ALEXANDRIA, VA – At the end of a long, dim hallway in a cramped room, three men are hunched over circuit boards. They look at their beeping computer screens in the basement of Fairlington Presbyterian Church. The room is filled with computers, cables, wires, parts, and long work tables. For these men, it is a labor of love. All are certified Microsoft computer refurbishers, and they clearly enjoy fixing and upgrading older CPUs.
Lonnie Henley is the lead refurbisher at what is dubbed Lonnie’s Lab. He is a retired defense intelligence officer and now spends his days refurbishing older computers. He has no formal training, [I’ve] just been doing this since I built my first computer in 1983,” Henley said. Brian Wolfe describes himself as a computer hobbyist. Jameel Al-Ahmad has a background in computer science.
All volunteers, their job is to refurbish older desktops and get them ready to give to students. Computer CORE receives donations from individuals and companies that are upgrading their systems and wish to dispose of the older models.
“This is the lab where we take computers that people have donated to us and get them in condition for us to donate them to our students,” Henley explained. So we get a lot of donations from companies. “We do an inventory of the donated computers, see what kind of condition they’re in, see if anything is broken, any hardware that needs to be upgraded in order to make it run Windows 10.”
Computer CORE’s Mission
Computer CORE prepares underserved adults to enter the work force with digital and professional skills. It offers free online computer classes to low-income residents anywhere in Virginia, including a large immigrant population, with limited to no computer skills.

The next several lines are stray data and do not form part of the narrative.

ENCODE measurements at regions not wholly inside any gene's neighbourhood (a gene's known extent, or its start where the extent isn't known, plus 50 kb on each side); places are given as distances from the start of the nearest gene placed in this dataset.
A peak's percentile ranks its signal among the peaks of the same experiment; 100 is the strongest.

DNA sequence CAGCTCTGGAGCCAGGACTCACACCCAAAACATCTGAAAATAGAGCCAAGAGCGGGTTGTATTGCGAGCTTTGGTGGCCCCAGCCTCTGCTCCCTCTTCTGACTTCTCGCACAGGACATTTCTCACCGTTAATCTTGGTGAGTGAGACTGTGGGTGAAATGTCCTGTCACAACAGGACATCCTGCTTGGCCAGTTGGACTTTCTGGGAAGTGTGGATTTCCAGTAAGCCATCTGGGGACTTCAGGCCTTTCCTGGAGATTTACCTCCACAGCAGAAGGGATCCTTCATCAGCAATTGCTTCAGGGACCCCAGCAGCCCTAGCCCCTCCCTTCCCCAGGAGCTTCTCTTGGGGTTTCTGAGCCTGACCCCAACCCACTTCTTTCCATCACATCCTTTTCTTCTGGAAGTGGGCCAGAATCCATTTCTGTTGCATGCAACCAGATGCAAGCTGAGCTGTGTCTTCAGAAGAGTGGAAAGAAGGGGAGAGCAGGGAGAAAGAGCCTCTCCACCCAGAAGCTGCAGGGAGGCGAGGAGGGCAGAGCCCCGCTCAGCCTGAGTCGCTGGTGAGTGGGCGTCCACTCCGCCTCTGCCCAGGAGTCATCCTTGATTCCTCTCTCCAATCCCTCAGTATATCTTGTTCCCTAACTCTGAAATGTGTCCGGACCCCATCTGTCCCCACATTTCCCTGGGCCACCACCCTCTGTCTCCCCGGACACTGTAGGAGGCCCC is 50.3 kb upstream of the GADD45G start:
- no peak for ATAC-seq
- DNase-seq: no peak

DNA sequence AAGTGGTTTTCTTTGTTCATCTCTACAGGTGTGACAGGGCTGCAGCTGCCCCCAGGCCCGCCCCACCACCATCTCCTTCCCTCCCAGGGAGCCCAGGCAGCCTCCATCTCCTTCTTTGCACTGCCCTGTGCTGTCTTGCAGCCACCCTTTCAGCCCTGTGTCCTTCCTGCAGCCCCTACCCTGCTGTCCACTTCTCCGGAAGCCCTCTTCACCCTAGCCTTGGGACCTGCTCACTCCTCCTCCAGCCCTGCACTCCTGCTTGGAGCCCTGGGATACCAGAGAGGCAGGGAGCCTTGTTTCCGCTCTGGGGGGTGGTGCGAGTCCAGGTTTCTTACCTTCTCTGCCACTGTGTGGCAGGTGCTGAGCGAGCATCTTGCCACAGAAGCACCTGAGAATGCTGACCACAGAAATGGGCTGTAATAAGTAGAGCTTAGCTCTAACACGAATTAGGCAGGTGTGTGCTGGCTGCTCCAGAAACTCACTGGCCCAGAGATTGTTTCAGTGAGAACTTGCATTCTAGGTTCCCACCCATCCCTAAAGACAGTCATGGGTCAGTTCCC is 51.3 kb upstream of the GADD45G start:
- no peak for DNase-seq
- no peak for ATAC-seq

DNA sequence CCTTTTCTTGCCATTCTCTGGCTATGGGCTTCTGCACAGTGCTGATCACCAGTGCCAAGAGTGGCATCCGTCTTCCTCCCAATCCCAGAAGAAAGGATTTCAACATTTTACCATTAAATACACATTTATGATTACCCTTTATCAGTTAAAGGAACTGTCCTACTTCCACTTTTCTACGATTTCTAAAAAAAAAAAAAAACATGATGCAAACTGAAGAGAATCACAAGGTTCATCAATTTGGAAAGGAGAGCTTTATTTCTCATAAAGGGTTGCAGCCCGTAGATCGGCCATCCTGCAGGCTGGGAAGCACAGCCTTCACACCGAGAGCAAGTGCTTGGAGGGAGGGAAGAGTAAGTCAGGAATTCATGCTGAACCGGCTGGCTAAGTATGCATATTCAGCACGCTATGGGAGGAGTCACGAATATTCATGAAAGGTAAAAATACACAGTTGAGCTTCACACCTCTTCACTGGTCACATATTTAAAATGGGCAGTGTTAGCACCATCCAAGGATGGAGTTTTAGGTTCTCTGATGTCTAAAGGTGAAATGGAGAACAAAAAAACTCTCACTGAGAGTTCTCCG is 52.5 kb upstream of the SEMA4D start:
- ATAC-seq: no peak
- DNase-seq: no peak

“Right now the critical need is monitors,” said CORE’s Executive Director Donna Walker James. “Most students prefer a laptop but we have all these donated CPUs our refurbishment team has been working on, and we need monitors so that we can donate the desktops to our students who need them.”
But that’s not all. They also need PC and Mac laptops, keyboards, mice, and power and HDMI cables.
Next year, the organization will mark its 25th anniversary. A gala is being planned.
Computer CORE started in 1989 . Founded by Alexandria Living Legend Deb Roepke, who ran a program for her college where people learned to use computers, she was inspired to create a similar one when she moved to here in 1988. Then a new member at Fairlington Presbyterian, she shared with the pastor how difficult it was for her to assimilate to the area, but said how impactful her computer classes had been.. The pastor simply answered, “I have a check for $10,000 and a basement.” The dream was hatched.
James Walker says 95 percent of Computer CORE students are immigrants.
“This place has been a great opportunity for me to give back to the community,” Al-Ahmad said. Henley added the lab is an ideal place to hone IT skills and use what you’ve learned to be employed in the field.
The Benefits of CORE
What happens to students after they finish their Computer CORE classes? “This is always the million dollar question, difficult for any workforce to [answer],” James admitted. “During covid, nearly 100 percent of our students lost their jobs.
“We have many success stories primarily of our adult students going back to work in slightly higher level and better paid positions or getting promotions,”
Read the stories of people who have had their lives changed by Computer CORE HERE. Have an old flat screen monitor you don’t need? Donate HERE. [SEE ALSO: Hundreds Attend ‘Best of the West’ Event in Alexandria Aug. 5]